As a buyer, you will want to fully understand mobile home inspections and how they work. What can they find and what can go undetected? What happens if the inspection goes poorly? We will attempt to answer all your questions with our latest post!
You Should ALWAYS Have an Inspection Done On The Property
No matter what property you are buying, you should factor in the cost of a thorough and proper inspection. That said, they are not a legal requirement when you buy a manufactured home. Some banks will require a full inspection before signing off on a loan. Some people waive the inspection, but this is usually more common with cash buyers, looking to save a few bucks. The trouble with skipping the inspection is that if you run into problems down the road, it is solely on you.
You are buying as-is, and can’t ask for damages later. An inspection can save you thousands in repair costs you might not have seen on your own. So whether you are buying a duplex, condo or your grandma’s house… make sure to go ahead with an inspection from a licensed professional.
They Work For You
The inspection and related costs are on you, the buyer. That said, some sellers choose to have an inspection done when they decide to sell. This gives them a chance to make repairs and have the opportunity to address and negotiate problems upfront. Even if you are working with a seller who has done this, you should STILL take matters into your own hands, and have an inspection done by a licensed professional who comes highly recommended.
Because they work for you, you should do some research beforehand. What do their references have to say? Do they show exemplary qualifications? How extensive is their training? And remember, you are looking for a fully licensed and certified inspector. Not your friend Jim who knows a lot about construction.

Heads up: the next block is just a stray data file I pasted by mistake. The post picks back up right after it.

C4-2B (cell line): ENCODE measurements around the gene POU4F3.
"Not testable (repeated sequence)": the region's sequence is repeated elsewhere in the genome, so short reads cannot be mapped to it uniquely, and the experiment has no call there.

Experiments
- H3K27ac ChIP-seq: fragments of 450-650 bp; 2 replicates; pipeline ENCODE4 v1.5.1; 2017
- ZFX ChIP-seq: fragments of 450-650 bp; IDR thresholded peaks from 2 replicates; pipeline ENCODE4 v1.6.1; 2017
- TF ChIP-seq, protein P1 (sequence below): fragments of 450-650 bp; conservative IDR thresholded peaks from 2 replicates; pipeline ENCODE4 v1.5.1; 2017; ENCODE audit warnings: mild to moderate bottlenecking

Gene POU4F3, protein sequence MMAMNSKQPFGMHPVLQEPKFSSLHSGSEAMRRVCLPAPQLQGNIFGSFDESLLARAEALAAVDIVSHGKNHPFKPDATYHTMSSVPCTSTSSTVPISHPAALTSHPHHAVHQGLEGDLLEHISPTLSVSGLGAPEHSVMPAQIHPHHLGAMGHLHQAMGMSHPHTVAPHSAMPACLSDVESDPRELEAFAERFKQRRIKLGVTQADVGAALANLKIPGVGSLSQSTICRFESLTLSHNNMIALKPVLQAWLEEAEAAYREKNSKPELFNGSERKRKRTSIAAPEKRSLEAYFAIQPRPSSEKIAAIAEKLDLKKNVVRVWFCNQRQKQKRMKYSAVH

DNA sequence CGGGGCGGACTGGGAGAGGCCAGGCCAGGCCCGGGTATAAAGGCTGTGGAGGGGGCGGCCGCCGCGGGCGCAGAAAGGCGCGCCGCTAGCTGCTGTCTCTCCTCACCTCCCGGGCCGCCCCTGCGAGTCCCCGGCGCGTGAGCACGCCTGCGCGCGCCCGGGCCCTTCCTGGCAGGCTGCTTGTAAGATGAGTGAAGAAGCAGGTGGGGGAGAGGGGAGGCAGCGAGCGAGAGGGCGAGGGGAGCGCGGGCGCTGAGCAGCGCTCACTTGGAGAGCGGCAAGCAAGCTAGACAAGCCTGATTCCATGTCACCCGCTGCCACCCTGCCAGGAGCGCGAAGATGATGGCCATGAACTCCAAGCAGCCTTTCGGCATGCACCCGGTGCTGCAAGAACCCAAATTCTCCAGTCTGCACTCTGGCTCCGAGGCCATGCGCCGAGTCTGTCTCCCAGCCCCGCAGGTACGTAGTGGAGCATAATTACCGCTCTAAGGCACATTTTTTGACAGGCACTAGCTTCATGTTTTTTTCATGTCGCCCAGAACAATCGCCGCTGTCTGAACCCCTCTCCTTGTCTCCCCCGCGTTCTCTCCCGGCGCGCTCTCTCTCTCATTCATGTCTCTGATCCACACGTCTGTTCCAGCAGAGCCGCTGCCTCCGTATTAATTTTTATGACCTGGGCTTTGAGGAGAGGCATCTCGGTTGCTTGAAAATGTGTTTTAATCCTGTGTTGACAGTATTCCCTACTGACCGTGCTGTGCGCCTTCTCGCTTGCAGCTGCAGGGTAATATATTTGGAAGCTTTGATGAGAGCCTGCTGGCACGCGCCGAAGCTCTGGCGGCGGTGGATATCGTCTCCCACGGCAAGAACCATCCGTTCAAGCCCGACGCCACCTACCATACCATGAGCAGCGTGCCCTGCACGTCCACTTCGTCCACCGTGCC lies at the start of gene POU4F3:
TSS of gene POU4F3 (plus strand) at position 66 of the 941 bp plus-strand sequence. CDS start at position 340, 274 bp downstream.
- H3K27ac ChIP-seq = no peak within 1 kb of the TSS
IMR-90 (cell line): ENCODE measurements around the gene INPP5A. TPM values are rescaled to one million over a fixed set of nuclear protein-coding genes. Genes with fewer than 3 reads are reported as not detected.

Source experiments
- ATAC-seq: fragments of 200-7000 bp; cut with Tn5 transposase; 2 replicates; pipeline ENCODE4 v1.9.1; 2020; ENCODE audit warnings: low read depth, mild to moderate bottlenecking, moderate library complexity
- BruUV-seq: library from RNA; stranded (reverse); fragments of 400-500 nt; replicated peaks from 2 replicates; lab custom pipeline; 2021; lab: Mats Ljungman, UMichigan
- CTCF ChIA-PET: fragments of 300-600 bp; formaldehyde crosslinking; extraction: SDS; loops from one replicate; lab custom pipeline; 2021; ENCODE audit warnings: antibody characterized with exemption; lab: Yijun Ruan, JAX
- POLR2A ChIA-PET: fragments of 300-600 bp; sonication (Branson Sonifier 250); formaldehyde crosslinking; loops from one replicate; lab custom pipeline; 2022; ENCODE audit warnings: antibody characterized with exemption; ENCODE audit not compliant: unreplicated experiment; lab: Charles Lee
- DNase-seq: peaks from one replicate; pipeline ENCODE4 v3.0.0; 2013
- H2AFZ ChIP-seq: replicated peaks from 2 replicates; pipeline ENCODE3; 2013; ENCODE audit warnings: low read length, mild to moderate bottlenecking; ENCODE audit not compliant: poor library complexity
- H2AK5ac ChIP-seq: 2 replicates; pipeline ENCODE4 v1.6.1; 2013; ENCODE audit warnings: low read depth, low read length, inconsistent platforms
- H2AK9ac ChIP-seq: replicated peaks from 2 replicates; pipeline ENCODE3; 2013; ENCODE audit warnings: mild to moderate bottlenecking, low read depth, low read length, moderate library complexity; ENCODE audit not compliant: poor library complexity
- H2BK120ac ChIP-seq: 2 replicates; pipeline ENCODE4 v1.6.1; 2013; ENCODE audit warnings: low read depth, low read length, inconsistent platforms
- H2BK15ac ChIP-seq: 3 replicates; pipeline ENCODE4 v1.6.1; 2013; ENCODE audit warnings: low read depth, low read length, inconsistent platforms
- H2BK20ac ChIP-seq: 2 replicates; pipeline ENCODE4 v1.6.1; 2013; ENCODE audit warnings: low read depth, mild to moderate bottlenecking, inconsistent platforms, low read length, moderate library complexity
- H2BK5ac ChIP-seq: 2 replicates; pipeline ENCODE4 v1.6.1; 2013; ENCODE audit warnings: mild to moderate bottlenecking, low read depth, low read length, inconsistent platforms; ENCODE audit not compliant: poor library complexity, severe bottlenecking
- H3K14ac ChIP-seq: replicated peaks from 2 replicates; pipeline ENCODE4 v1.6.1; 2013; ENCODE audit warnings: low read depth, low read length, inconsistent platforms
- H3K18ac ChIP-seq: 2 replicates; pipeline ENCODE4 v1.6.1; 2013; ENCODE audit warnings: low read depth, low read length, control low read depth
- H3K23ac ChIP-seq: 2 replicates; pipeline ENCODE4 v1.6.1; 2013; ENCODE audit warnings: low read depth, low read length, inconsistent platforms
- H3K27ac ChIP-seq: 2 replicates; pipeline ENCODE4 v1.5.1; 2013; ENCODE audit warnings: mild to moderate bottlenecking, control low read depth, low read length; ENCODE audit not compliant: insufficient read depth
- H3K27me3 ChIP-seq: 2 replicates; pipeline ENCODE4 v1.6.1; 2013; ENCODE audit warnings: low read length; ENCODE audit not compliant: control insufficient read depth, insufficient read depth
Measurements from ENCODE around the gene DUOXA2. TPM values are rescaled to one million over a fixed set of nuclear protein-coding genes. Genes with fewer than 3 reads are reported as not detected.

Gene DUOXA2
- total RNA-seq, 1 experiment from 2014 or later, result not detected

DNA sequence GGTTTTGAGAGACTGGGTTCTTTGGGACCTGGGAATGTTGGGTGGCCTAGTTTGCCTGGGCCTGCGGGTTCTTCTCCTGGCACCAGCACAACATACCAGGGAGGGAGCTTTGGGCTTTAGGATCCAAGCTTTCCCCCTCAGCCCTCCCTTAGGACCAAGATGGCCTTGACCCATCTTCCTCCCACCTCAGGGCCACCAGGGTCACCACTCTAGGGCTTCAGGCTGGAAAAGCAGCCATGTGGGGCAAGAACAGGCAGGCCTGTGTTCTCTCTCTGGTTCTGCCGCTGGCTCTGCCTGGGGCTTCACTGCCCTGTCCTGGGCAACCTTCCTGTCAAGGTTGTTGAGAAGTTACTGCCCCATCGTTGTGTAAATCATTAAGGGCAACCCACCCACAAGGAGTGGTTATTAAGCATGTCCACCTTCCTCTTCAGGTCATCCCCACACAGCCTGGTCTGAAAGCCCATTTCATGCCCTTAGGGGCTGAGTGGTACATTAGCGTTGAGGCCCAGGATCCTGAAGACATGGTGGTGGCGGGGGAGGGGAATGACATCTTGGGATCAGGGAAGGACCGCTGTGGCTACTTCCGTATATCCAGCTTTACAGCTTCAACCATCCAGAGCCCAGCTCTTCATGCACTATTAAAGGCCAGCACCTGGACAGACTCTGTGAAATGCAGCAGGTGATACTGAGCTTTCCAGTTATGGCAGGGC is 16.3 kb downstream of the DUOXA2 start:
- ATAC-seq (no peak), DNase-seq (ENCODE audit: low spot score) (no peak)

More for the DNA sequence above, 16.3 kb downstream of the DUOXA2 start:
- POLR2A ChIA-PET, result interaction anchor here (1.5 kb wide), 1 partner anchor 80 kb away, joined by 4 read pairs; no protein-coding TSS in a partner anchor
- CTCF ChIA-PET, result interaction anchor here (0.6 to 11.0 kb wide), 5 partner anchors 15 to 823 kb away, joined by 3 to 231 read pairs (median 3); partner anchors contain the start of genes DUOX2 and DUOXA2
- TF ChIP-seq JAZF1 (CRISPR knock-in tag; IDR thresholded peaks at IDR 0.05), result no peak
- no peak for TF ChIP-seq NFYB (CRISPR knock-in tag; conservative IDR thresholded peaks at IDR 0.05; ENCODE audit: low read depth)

They Can’t See It All
There are some things an inspector simply can’t inspect. Inside the walls, cracks in the chimney, inside the septic tank (ew), wells and environmental factors. For issues pertaining to these parts of your future mobile home, you might consider consulting a specialist to further inspect. You wouldn’t want a serious problem to go undetected for lack of a proper inspection.
You Should Be There
This is your chance to learn everything you can about the manufactured home. We have had buyers get up on the roof with the inspector. Try not to be annoying, but take the opportunity to ask questions. If the inspector notices something is wrong, how could it affect other areas of the manufactured home?
Get a Report
Make sure it is written clearly and that it addresses all major components of the mobile home. You should understand everything and if you have a question, simply ask. The report should cover all needed repairs. Get quotes to determine just what fixing the mobile home will mean for you. Is it worth it?
You are now able to negotiate any repairs with the seller. Will they make repairs? Lower the price? Give you a credit? If the mobile home has many defects, there is often an inspection contingency in your offer. This will allow you to back out of the sale if the inspection goes poorly.
Mobile home inspections are the way to understand more about a manufactured home you want to buy. Before making any purchase, you should choose to hire a licensed and qualified inspector.